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A Number of Common Core Test Graders Have No Teaching Experience

Common Core-aligned standardized tests are often being scored by test graders without backgrounds in teaching and the process that they’re managed under has been compared to churning out fast food.  

Some onlookers are criticizing assessment methods for the tests used in states throughout the country. A recent New York Times article highlights grading practices for Common Core standardized testing grading policies from education industry giant Pearson.  

With a focus on problem solving and critical thinking skills, Common Core tests typically require a lot of writing, and a keen eye is necessary to effectively grade them. With the stakes high, Pearson says the company ensures rigorous quality control, and doesn’t dodge the fast-food comparison. 

“From the standpoint of comparing us to a Starbucks or McDonald’s, where you go into those places you know exactly what you’re going to get,” said vice president of content and scoring management at Pearson North America Bob Sanders on the analogy. “McDonald’s has a process in place to make sure they put two patties on that Big Mac…We do that exact same thing. We have processes to oversee our processes, and to make sure they are being followed.”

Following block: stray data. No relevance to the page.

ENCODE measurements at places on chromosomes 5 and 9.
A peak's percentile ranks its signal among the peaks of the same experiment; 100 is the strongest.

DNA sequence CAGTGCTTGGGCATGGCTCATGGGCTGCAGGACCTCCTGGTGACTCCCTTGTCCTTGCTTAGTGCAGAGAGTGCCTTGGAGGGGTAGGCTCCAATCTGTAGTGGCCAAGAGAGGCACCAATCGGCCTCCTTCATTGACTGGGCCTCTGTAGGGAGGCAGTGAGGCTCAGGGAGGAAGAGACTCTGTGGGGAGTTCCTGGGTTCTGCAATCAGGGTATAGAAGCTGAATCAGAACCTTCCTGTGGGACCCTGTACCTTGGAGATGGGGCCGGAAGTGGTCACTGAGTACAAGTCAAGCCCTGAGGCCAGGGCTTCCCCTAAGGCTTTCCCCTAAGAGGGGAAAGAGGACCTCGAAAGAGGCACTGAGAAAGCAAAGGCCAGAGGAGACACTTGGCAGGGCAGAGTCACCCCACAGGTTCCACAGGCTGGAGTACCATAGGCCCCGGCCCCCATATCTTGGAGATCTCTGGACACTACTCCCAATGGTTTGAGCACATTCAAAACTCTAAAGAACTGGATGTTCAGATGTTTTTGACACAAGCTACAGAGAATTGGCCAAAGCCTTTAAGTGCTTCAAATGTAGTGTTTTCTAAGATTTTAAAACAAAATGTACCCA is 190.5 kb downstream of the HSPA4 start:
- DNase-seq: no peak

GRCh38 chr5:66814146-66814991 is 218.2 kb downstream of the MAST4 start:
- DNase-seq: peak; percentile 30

The piece describes test graders that range from former sales representative to a former wedding planner, all with bachelors degrees and some background in their subject are via past college courses. Valerie Gomm, a test grader in San Antonio, describe the process as difficult, and said that "you go into analyzing every trait."

Graders study examples of teacher-scored exams during training, and Pearson says quality is maintained by using tests that have already been scored, and resubmitting them into the computer queue of the grader to see if the new grade line up with the old. If a test grader doesn’t match the previous score they gave after a few supervisor checkups, then they lose the job. 

Even with this monitoring, educators are criticizing the practice. 

“Even as teachers, we’re still learning what the Common Core state standards are asking,” said Lindsey Siemens, a special-education teacher at Chicago’s Edgebrook Elementary School. “So to take somebody who is not in the field and ask them to assess student progress or success seems a little iffy.”

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Article by Jason Papallo, Education World Social Media Editor

6/29/15

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